princes of florence [Updated August 2001]

POF   Trial Beginners Mult Ent Sing Elim Scheduled 
 Demo 19  Rnd1 Heat1 20    
 Rnd1 Heat2 21  Round 2 19  Round 3 Final 21

  Maryland 3

Arthur Field, SC

2001 Champion

2nd: Doug Smith, PA

3rd: Brian Jones, NC

4th: Randy Cox, SC

5th: Marc Houde, DC

6th: Justin Veazey, MD
Event History
1991    None      -
1992    None      -
1993    None      -
1994    None      -
1995    None      -
1996    None      -
1997    None      -
1998    None      -
1999    None     -
2000    None     -
2001    Arthur Field     65

AREA Ratings:

GM: John Weber

another Euro to tempt you

Princes of Florence, which became a top seller once Rio Grande Games issued the English edition in February 2001, was nominally a "trial" event in its first year at the WBC. Hopefully it will be the first of many years at the WBC, as its total entry of 65 surpassed many of the established games as well as all but a handful of the newer games at the 2001 WBC. A total of 34 players competed in seven games in the first preliminary heat, held on the opening night of the convention, and then the competition really heated up in Thursday's second preliminary round, where 48 competed in ten games, which necessitated an impromptu search for tables at the far end of the Maryland Ballroom.

There were 16 different winners in the 17 preliminary games. One player (Anne Norton) won both her preliminary games, following an 80-point score in the first round (in a four-player game) with a whopping 81-point blowout in the second round where her 28-point margin of victory was the highest in any of the 17 preliminary games. Arthur Field also engineered a 20-point win in the opening round, and his high score of 68 was topped in the second round only by Anne's 81 and Michelle Goldstein, the assistant GM, who tallied 70 in her second round win. Several preliminary round games were cliffhangers, with one game resulting in a prestige point tie (the winner being determined by most florins) while seven others were decided by three points or less.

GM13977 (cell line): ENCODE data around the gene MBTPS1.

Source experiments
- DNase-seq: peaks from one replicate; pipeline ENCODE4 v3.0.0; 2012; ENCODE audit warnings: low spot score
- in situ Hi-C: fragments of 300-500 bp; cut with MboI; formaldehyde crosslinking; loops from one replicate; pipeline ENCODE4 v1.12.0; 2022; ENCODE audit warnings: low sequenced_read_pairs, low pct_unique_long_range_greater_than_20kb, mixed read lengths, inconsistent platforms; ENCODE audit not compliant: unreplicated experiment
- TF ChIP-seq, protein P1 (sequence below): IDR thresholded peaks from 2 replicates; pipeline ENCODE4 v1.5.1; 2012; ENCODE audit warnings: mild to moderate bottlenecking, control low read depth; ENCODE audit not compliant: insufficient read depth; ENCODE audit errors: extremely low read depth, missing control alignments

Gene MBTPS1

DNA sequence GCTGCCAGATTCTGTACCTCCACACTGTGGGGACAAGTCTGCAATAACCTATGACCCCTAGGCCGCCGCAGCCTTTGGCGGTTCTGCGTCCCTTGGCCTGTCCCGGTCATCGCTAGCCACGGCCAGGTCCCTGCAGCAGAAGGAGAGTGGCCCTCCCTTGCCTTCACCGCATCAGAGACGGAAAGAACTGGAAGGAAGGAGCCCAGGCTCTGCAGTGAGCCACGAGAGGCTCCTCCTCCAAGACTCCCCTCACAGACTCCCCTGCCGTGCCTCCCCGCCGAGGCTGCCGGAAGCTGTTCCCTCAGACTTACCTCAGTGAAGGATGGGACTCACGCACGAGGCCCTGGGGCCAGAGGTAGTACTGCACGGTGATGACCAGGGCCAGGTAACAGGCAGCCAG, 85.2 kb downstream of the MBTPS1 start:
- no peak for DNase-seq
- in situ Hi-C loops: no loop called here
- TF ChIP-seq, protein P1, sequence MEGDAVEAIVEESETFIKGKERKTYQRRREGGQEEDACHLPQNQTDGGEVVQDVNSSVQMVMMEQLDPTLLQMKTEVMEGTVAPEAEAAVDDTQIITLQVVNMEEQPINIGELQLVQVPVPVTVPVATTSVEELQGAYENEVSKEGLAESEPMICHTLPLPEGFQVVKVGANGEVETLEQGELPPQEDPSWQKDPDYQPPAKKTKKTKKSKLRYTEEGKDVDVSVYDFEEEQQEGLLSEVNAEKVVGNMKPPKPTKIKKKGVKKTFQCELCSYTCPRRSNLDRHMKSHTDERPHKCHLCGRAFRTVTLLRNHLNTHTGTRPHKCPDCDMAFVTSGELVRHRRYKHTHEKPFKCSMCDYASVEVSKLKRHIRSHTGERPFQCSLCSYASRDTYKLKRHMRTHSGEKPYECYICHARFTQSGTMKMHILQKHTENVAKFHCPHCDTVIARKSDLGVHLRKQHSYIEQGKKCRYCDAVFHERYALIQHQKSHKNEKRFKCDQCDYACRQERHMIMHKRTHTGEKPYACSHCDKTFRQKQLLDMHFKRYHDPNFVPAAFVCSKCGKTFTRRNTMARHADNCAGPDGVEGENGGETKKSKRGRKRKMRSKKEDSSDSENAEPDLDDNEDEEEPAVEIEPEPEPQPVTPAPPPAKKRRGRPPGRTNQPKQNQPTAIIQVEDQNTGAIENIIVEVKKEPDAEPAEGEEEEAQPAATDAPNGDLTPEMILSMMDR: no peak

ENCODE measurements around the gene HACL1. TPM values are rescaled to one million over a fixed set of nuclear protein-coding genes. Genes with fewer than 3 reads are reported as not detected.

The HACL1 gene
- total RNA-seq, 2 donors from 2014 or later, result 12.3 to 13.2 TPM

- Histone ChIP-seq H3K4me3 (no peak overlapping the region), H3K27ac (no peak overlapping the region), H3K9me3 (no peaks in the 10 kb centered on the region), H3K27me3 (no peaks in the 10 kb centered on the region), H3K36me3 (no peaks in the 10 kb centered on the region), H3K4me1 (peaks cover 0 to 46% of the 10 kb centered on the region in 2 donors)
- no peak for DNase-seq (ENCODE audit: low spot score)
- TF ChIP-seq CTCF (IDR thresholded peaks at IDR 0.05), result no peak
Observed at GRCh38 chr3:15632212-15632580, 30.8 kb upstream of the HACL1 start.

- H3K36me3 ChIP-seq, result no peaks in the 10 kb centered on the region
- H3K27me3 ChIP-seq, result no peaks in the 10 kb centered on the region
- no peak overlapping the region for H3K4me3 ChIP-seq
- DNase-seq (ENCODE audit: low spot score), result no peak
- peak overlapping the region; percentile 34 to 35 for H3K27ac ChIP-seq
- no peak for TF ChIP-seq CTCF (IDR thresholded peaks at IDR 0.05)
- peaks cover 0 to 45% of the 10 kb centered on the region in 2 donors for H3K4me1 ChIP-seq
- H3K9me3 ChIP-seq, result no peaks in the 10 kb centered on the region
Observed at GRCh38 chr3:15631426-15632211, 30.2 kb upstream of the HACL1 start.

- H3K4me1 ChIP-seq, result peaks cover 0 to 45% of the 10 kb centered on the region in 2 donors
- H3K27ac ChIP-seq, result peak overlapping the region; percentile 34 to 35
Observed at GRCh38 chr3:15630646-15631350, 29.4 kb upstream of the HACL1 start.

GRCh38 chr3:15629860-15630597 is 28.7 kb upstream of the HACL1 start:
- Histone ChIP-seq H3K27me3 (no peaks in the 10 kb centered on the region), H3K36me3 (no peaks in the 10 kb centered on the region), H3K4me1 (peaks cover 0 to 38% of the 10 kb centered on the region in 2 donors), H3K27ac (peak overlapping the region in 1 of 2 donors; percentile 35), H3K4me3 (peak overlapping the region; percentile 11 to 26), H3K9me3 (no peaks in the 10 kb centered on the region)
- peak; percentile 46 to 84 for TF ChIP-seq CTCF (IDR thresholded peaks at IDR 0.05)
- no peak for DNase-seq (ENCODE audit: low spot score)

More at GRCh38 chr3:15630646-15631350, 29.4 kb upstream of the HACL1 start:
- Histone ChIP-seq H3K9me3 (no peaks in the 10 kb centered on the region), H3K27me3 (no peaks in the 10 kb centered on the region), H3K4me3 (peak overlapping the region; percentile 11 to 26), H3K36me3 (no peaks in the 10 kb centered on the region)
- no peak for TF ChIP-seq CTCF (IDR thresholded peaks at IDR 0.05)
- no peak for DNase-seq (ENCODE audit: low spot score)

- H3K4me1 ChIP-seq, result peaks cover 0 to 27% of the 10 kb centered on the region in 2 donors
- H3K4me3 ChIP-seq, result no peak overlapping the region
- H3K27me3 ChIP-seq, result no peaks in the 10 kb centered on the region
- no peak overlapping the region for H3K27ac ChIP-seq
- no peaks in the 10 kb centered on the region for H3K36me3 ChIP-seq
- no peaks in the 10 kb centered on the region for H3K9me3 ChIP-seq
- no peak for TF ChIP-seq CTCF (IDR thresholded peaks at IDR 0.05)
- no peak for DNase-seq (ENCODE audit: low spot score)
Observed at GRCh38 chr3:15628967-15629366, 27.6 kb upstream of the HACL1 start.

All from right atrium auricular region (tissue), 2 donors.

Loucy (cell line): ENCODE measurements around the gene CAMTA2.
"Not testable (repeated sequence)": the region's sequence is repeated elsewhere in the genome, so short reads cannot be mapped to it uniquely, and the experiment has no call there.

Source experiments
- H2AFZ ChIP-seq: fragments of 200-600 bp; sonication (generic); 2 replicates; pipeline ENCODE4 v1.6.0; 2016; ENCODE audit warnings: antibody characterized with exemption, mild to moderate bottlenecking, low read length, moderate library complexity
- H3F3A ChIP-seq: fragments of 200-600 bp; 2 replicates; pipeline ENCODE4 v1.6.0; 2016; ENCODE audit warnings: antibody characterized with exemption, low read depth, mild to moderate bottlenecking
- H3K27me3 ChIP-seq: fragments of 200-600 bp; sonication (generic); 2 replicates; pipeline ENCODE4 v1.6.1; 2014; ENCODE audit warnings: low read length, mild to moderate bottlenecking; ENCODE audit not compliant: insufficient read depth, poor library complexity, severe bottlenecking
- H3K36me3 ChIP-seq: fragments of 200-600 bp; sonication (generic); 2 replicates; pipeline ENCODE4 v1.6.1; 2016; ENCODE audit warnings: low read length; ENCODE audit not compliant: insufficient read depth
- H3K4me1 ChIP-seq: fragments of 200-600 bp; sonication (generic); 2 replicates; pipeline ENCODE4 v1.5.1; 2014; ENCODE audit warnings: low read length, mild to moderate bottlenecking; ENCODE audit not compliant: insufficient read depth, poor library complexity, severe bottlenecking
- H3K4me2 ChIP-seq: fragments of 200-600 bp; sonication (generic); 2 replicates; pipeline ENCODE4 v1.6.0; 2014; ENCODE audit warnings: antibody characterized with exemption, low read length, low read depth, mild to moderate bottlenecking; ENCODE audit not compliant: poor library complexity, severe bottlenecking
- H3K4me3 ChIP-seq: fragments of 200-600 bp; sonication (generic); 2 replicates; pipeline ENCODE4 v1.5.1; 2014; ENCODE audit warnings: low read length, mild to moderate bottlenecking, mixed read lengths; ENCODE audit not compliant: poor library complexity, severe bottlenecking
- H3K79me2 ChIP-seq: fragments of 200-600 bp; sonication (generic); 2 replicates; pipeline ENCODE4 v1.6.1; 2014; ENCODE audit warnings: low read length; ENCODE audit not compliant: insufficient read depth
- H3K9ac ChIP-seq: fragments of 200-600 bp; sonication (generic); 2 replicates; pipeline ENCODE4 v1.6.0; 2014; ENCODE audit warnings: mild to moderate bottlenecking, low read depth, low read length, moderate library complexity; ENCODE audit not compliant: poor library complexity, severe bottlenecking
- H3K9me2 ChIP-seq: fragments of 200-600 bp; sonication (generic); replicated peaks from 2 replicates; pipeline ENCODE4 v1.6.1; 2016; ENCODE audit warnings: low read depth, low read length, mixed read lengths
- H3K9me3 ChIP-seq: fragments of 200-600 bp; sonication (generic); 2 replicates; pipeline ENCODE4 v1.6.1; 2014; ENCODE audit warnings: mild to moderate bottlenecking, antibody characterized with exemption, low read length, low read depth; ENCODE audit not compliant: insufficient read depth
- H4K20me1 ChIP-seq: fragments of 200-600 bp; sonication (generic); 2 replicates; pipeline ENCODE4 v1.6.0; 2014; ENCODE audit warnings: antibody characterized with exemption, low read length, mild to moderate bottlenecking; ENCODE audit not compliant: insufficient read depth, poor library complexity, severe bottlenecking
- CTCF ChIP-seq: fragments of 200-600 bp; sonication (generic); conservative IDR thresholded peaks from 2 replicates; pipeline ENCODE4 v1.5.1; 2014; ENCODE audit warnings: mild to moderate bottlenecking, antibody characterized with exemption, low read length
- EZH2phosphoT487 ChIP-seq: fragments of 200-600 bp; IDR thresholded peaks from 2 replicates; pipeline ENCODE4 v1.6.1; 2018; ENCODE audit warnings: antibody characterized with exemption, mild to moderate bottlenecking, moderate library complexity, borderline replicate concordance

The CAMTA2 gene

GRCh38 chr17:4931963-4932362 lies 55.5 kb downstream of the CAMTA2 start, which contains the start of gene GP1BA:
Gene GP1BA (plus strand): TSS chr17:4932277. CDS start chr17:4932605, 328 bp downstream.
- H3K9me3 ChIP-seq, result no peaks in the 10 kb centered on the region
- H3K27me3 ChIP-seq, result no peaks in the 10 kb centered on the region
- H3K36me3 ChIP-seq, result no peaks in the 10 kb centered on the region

Entrants who won a preliminary were guaranteed a spot in Friday's semifinal round (consisting of five 5-player games) which, after a brief break, was followed immediately by a 5-player final. The GM allowed alternates into the semis and two won semifinal games to reach the final. Randy Cox, who was the last of five alternates to participate, won a narrow one-point margin on Table 1. Randy's road to the final was even more ironic that it was the team event for his teammate, Rachel McGinley, who (because of the rule preventing teammates being selected in the same heat) was left to fend for herself at Table 5 and only finished fourth in a game characterized by very spirited bidding on almost all of the most prized auction items.

The eventual winner, Arthur Field, followed his impressive preliminary heat with a 6-point win in the semifinals. Tying with Arthur for top score in the semifinals (with 65 prestige points) was Doug Smith, who edged out Jason Levine at Table 2 by two points. Table 1 saw the closest battle for first and second, and under the rules, Table 1 runner-up Justin Veazey was awarded sixth place for coming the closest to winning a semifinal heat. Table 3 was perhaps the most competitive game, with all five players separated by just eight points from top to bottom. Brian Jones (who, like Randy Cox, was one of five alternates in the semifinals) used a Bonus Card strategy to advance, narrowly edging out sportsmanship nominee Frank Cunliffe by two points. Of all the games for which such records were kept, this table showed the highest amount of spending on any single item in the auction - 1200 florins for the final Recruiting Card.